With the advent of ultrasound and specific pregnancy testing (blood and urine), the diagnosis of pregnancy today is pretty much a “no-brainer.” But in the good old days, doctors used a combination of judgment and diagnostic tools that today might seem prehistoric.
Nevertheless, there is a certain charm in the way pregnancy was diagnosed before the advent of modern aids. Let’s take a stroll down memory lane. For those of you old enough, this will be a sentimental journey. And for younger moms, consider how far medical advances have come and count your blessings!
Although the science of obstetrics has made for a better pregnancy, the beauty of the art of medicine has been somewhat lost. Today we can clinically pinpoint ovulation and conception. We can use ultrasound to take pictures of the baby and can track rising hCG levels almost before the period is late. But it wasn’t too long ago that women couldn’t get an official diagnosis until mid-pregnancy. In the early stages of pregnancy, obstetricians and their patients relied upon these three main signs and symptoms to diagnose pregnancy:
A woman suspects she is pregnant based upon the following perceptions:
- Lack of menstruation: Other things can cause this, but pregnancy and menopause top the list of possibilities.
- Breast changes: Breasts are tender early on; later the nipples become darkened and enlarged. Later still, there is colostrum discharge (a precursor to milk).
- Chadwick’s sign: This old-fashioned term refers to a bluish discoloration of the vaginal tissue, caused by venous congestion in the area.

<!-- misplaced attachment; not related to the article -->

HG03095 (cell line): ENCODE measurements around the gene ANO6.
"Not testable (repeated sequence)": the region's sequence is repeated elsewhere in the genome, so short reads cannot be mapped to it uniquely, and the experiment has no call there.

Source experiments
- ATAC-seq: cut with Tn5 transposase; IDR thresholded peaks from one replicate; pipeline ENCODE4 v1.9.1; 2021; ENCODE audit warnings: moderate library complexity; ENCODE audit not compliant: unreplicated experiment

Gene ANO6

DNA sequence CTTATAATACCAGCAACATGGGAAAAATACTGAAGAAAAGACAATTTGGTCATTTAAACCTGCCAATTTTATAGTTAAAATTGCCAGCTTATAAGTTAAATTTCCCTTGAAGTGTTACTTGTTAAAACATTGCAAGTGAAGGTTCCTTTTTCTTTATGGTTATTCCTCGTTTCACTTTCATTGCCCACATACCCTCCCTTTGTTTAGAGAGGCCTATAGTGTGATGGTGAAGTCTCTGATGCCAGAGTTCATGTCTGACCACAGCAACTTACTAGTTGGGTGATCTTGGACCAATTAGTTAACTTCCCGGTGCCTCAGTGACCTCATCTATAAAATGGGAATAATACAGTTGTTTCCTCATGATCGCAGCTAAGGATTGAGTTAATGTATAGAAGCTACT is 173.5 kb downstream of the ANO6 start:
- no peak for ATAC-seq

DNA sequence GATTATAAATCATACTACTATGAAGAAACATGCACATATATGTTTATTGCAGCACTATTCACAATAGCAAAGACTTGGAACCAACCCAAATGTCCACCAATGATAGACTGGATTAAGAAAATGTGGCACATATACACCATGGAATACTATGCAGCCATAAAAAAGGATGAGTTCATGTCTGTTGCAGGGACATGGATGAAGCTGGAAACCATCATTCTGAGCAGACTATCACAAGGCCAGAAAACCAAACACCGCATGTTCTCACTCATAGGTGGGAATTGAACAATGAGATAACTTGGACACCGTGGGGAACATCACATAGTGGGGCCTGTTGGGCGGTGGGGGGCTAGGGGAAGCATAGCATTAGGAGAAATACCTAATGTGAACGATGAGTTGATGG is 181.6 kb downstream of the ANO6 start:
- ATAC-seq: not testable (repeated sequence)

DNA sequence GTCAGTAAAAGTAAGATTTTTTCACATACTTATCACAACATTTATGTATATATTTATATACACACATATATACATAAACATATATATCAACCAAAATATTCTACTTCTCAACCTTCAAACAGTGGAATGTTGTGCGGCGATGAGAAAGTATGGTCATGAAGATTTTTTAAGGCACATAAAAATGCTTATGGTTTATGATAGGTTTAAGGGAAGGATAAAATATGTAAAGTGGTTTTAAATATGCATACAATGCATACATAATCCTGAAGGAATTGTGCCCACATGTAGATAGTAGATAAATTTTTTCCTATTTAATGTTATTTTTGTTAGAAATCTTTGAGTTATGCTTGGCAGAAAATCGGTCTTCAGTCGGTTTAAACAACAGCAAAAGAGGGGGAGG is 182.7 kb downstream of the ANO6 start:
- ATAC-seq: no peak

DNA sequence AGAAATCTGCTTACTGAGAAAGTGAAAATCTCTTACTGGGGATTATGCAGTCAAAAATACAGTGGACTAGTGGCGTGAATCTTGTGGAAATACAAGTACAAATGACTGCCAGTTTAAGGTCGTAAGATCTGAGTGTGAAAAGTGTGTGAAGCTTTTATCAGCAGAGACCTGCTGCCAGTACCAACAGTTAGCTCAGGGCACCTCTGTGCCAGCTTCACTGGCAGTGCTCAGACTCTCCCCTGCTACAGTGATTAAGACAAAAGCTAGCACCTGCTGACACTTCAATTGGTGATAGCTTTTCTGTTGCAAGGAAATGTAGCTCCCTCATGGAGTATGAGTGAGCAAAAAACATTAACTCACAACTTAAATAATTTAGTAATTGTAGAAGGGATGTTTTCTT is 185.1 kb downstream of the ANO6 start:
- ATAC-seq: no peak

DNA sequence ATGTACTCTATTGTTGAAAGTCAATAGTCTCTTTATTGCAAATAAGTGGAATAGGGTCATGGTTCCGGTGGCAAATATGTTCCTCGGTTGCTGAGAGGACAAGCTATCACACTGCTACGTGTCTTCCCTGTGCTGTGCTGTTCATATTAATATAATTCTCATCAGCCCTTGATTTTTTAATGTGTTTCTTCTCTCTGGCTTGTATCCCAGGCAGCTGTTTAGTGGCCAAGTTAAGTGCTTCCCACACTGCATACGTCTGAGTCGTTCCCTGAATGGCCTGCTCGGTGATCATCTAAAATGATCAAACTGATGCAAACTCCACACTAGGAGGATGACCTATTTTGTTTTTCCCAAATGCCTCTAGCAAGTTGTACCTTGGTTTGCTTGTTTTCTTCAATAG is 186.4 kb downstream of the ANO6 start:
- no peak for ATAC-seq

- Abdominal striae: Or, what you may know as stretch marks.
- Increased pigmentation: The linea nigra, or black line, runs up the center of the woman’s abdomen and usually fades after pregnancy.
- Increase in urination: Usually due to the pressure of the growing uterus on the bladder.
- Quickening: An elegant and old-fashioned term associated with the thrilling perception of movement between 16 and 20 weeks.
Probable Evidence of Pregnancy
An examiner determines that the patient is likely pregnant based on these symptoms:
- Enlargement of the abdomen, presumably due to increase in size of the uterus. The uterus can usually be felt through the abdomen after 12 weeks. This sign is more obvious in abdomens that have been “pre-stretched” with a previous pregnancy.
- Changes in the uterus (the size, shape, and consistency): When the uterus becomes soft, usually at six weeks, it is referred to as “Hegar’s Sign.” Softening of the cervix usually occurs at about the same time and is called “Goodell’s Sign.”
- Braxton Hicks contractions: These are irregular and unorganized contractions of the uterus.
- Ballottement: This is a mid-pregnancy sign in which the fetus can be pushed from the mother’s abdomen and felt to bounce back.
Positive Signs of Pregnancy
These are without-a-doubt signs that you are, in fact, going to have a baby!
- Fetal heartbeat: Identification of the fetal heart beat separate and distinct from that of the mother. Distinguishing the two can be done by taking the mother’s pulse while listening to the fetal heart.
- An examiner hearing blood swishing through the umbilical cord, (the “funic”) is as meaningful as hearing the actual fetal heart. On the other hand, blood passing through the dilated uterine blood vessels, (the “uterine soufflé”) is associated with the maternal pulse.
- Perception of fetal movement by the examiner.
- Recognition of the fetus by X-ray or ultrasound.
Of course, modern diagnostic techniques make a lot of the presumptive and probable signs and symptoms obsolete, quaint, and of historical interest only. Yet I get many questions every day in which a woman cites this symptom or that and then asks, “Can I be pregnant?” Depending on which of the three groups a woman can identify with, she will at least have an answer of some sort, whether it is: “Maybe,” “Probably,” or “Most definitely!”